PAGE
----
And I'll add a Tournadre quote here to bolster this point: "It should be emphasized that prosody and accentuation are extremely important for reading Literary Tibetan, whether verse or prose. Even from a grammatical point of view it is essential to make the right pauses and these follow some prosodic rules. If those rules are not applied, the text becomes incomprehensible" (p. 479 of the Manual of Standard Tibetan).

What is clear, however, is that "during the course of the nine centuries following Rome's fall, the task of separating written text, which had been for half a millennium a cognitive function of the reader, became instead the task of the scribe." This had an enormous impact on how we approach texts, how we read them, and in what contexts and for what purposes. As the title of the book suggests, what had once been mainly an oral and communal activity became an individual and silent one. Speed had been exchanged for the strong connection to language's oral roots.

Speaking of the benefits of spacing, studies cited in the book have shown that English texts are more easily and efficiently read when separated by spacing, and that "word-separated writing enhances the reader's short-term memory of word order." This is because space automatically parses meaning at the word level, allowing for automatic recognition at the level of the word as an entire unit. This word-level recognition adult readers develop is called "automaticity."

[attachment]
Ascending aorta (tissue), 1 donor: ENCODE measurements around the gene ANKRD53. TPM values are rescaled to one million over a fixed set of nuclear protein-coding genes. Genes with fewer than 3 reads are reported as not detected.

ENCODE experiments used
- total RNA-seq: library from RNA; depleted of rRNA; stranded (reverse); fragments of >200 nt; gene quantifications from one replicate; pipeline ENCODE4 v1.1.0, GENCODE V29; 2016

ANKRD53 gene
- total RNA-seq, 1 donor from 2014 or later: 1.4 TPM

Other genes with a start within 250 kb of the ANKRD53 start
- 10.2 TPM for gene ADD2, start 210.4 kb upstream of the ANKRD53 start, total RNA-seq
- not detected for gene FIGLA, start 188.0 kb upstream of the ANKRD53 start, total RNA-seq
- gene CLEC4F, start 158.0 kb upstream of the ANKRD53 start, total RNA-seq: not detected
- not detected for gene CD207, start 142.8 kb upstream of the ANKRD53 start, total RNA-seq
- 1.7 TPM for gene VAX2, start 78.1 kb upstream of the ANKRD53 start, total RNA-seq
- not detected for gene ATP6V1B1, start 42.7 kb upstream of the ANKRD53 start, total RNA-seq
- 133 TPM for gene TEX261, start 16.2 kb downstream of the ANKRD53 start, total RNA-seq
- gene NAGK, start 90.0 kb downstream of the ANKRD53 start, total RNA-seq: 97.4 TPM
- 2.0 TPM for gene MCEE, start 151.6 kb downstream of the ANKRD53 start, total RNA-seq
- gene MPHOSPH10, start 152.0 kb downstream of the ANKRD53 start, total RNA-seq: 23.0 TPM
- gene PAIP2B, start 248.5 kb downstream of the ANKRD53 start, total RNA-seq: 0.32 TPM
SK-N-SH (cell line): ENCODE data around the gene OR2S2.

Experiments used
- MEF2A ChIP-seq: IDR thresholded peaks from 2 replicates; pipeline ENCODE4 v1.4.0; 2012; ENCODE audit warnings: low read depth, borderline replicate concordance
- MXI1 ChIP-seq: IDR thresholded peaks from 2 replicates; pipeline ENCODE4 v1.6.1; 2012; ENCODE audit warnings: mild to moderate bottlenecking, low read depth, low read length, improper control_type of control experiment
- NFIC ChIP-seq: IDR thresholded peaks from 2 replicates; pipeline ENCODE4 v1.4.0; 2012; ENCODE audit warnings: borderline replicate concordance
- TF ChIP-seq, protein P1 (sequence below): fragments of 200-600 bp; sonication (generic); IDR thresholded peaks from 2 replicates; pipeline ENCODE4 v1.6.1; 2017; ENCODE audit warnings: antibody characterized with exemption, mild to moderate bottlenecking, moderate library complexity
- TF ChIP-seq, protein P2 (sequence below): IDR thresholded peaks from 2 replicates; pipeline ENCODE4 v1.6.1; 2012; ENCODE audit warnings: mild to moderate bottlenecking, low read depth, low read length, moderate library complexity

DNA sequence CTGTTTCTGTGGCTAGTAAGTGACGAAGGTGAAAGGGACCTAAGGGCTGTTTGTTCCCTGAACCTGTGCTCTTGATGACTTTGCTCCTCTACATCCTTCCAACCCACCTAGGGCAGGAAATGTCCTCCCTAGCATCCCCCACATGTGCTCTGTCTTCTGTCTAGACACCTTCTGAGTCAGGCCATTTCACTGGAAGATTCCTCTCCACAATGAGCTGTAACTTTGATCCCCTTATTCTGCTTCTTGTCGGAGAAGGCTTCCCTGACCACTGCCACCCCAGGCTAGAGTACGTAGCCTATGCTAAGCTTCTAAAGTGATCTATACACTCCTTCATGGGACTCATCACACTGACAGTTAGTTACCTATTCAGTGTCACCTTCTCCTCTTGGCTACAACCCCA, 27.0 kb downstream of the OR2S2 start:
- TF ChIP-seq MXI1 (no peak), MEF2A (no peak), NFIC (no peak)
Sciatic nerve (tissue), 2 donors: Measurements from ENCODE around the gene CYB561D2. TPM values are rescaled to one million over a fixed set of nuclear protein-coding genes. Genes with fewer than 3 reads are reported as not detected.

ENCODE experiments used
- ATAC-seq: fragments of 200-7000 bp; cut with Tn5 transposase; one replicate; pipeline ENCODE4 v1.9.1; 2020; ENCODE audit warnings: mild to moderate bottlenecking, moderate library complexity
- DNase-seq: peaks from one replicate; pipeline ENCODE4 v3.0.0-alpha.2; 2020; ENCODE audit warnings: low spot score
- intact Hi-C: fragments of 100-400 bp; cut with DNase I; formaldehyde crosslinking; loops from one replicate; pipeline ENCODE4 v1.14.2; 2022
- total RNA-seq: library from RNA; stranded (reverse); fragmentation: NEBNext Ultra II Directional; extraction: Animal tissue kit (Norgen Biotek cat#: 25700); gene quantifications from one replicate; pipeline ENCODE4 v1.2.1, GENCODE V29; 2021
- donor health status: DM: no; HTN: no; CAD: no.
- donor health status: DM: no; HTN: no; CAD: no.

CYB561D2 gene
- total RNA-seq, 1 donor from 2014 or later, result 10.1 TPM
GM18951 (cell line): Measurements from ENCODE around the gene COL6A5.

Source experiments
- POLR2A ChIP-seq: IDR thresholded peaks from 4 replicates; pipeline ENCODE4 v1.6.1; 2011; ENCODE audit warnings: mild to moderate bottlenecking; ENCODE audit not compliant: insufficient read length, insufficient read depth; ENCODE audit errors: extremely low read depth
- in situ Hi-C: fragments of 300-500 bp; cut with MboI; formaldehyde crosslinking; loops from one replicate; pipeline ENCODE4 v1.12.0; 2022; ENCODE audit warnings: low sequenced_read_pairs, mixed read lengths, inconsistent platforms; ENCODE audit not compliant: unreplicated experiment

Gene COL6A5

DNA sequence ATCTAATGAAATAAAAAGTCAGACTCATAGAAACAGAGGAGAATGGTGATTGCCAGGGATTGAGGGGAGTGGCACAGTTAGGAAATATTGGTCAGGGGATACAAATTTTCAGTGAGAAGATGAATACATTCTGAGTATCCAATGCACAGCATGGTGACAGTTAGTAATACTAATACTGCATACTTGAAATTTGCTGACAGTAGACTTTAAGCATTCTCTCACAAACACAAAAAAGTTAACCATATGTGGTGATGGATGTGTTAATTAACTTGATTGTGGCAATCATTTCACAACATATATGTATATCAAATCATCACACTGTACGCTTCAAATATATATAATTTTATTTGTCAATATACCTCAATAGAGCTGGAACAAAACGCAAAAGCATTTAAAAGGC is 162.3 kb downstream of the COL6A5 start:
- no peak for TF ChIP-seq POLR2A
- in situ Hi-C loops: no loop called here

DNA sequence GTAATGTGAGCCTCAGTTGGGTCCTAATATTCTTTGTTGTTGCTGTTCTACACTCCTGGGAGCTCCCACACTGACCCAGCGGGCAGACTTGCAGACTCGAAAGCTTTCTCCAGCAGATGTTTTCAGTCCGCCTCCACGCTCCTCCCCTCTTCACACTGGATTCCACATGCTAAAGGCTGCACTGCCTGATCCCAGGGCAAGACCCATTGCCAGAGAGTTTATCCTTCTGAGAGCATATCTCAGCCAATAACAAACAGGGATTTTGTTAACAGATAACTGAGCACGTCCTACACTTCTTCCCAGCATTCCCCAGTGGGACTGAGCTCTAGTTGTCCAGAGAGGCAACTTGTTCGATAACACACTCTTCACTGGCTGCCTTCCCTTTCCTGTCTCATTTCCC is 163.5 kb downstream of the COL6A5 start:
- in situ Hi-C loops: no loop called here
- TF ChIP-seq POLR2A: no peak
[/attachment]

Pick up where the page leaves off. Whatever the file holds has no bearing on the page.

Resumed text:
One's initial feeling (say, if one were a language pedagogist developing beginner's materials) may be that separating words would be most necessary for beginning readers. Yet, it's important to note that the opposite is actually true: "Experiments performed on adult, English-speaking readers confirm that the total suppression or partial obfuscation of spatial boundaries between words increases the duration of the cognitive activity necessary for reading. Conversely, although young readers who are obliged to read silently may encounter difficulties in comprehension, deletion of interword space does not affect them." In other words, removing spaces interferes with an advanced reader's ability to speedily and automatically recognize and understand words, while children are still reading at the level of the syllable.